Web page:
“Faster than a speeding bullet, stronger than a locomotive”, with these words Superman arrived. It was in the 1930’s. Heroically the caped crusader battled evil and fought for ‘truth, justice and the American Way.’
Superman has manouvred the generations with timely tweaks to keep him topical. With the 2013 movie Man of Steel, the legend advanced again. The movie Superman was meant to launch a new era.
The Superman character is the brainchild of Jewish teenagers Jerry Siegel and Joe Shuster. Sons of immigrants to the USA, they linked Superman to the biblical hero Moses, who emerged from the temple of Pharaoh to find his place among his own people.
A stranger in a strange land, Superman like Moses, was a baby refugee who grew to be the peoples’ champion. He came from the planet Krypton where his name was Kal El, Hebrew for ‘Voice of God.’
When not being the caped superhero, he was mild-mannered Clark Kent, the identity that camouflaged his true identity.
Man of Steel
In the movie Man of Steel, Russell Crowe plays Jor El, the biological father of Superman. Appropriately, Joe El means ‘father.’
The dual identity caught my imagination. In the Superman story Clark Kent was the cover-up. He presented as a mild mannered, even fearful, timid guy, a stark contrast to the truth.
We actually live in the opposite scenario. On the outside we so easily display cover-ups that conceal who we are in Christ. Often we don’t even realize we have developed a reaction to incidents or hurts from the past. In fact those things may be the very kryptonite that seeks to bring us to our knees.
Emotions might be affected by incidents in a broken or violent home. Techniques of self preservation will emerge from circumstances of poverty, health, academic success, failure or sibling rivalry. And this is in no way, a complete list. Events cause compromise and we are then tossed around like a ship without an anchor.
I worked with a teenager in juvenile prison. He was labeled a delinquent. But as we unraveled his story, we learned he had arrived home one day to find his father in bed with his mother’s best friend. The boy went berserk. He damaged public property with a baseball bat, and was arrested and locked up. He became a repeat offender and was labeled an habitual criminal. His reaction was clearly linked to that traumatic experience. I still question how the world can accept adultery but imprison a boy for his reaction to the failure of his father.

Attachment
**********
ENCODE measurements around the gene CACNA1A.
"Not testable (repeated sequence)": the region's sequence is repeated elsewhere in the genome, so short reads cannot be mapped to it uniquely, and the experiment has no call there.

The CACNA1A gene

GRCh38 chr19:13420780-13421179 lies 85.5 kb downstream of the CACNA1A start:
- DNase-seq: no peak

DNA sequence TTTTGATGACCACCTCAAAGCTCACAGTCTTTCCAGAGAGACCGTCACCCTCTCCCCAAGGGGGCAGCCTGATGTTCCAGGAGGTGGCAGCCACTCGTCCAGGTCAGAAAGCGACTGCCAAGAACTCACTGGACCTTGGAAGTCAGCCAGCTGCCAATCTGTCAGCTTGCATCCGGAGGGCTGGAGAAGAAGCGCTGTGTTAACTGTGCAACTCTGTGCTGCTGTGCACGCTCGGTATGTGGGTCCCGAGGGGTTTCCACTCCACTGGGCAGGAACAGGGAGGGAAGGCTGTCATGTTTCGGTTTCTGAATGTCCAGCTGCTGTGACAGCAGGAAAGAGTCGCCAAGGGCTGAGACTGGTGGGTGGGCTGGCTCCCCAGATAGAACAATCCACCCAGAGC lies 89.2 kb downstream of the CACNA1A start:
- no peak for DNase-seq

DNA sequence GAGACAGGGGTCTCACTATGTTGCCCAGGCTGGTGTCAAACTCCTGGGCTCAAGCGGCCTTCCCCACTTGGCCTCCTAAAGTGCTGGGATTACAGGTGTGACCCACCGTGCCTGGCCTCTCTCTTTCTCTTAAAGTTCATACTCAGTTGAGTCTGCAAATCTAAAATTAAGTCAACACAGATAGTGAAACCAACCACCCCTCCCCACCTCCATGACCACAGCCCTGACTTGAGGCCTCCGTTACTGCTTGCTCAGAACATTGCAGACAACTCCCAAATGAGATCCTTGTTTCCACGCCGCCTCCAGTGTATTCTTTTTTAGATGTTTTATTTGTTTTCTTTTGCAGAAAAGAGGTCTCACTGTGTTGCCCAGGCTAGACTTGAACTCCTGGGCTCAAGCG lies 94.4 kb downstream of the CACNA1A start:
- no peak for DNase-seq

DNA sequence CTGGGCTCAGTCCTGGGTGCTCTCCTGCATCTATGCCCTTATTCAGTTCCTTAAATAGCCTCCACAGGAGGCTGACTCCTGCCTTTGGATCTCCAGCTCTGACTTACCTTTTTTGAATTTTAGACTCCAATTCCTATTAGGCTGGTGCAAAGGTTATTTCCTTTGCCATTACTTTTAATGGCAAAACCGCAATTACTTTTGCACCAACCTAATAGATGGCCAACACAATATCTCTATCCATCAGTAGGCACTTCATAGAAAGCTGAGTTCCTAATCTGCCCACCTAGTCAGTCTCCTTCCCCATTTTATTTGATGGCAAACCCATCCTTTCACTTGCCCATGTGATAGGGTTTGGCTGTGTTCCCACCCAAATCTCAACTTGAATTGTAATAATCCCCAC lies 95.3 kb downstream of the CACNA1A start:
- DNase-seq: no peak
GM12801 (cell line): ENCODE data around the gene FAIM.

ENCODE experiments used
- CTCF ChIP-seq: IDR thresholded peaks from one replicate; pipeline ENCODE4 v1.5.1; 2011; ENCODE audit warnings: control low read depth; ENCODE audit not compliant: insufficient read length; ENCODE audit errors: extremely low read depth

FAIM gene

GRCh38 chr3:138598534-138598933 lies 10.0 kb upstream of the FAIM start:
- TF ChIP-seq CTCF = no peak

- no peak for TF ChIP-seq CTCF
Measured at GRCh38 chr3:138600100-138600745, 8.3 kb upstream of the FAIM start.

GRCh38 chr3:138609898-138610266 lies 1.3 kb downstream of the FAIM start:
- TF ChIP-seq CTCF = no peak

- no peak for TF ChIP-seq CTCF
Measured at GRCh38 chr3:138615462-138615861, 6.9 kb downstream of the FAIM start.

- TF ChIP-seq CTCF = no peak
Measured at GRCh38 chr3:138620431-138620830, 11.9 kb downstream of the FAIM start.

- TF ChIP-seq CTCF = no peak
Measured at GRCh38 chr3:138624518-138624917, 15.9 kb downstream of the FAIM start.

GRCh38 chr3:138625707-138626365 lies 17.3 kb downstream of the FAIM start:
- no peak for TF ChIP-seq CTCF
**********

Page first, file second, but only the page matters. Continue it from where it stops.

Even now you may be thinking about your dad and those moments in your life that left a deep scar. Do the aftershocks impact your life, even now? Good news is a new way is offered. As believers, our anchor is Jesus Christ.
Jesus invites us to ‘buy’ from Him ‘gold refined by fire.’ He told us to ‘become rich’ wearing ‘white garments.’ (Rev 3:16) This is all about finding our identity in Him. Accept Him totally and refuse the deception that seeks to bring you down. Rich means we will have wealth unlimited. Wearing white garments speaks of the righteousness and purity we find in Him.
Up, up and Away!
C. S. Lewis wrote: “you are a bundle of self-centred fears, hopes, greeds, jealousies, and self-conceit, all doomed to death.” He suggests we should all ‘dress up as Christ’, a kind of ‘let’s pretend’, until it becomes part of us. (Mere Christianity page 158-159, C. S. Lewis, William Collins and Sons, Glasgow)
“Very often the only way to get a quality in reality is to start behaving as if you already had it. That is why children’s games are so important. They are always pretending to be grown ups – playing soldiers, playing shop. But all the time, they are hardening their muscles and sharpening their wits, so that the pretence of being grown up helps them grow up in earnest,: wrote Lewis. (Mere Christianity, page 158)
The Superman theme illustrates, the hidden power we have as Christians. We often choose to live in a frame that conceals our true kingdom identity. We need guidance to remove the disguises we use.
When the lame man was healed, he walked ! The Bible says he went ‘walking and leaping and praising God.’ (Acts 3: 8) I picture a new breed of believers declaring “Up, up and away!’ as the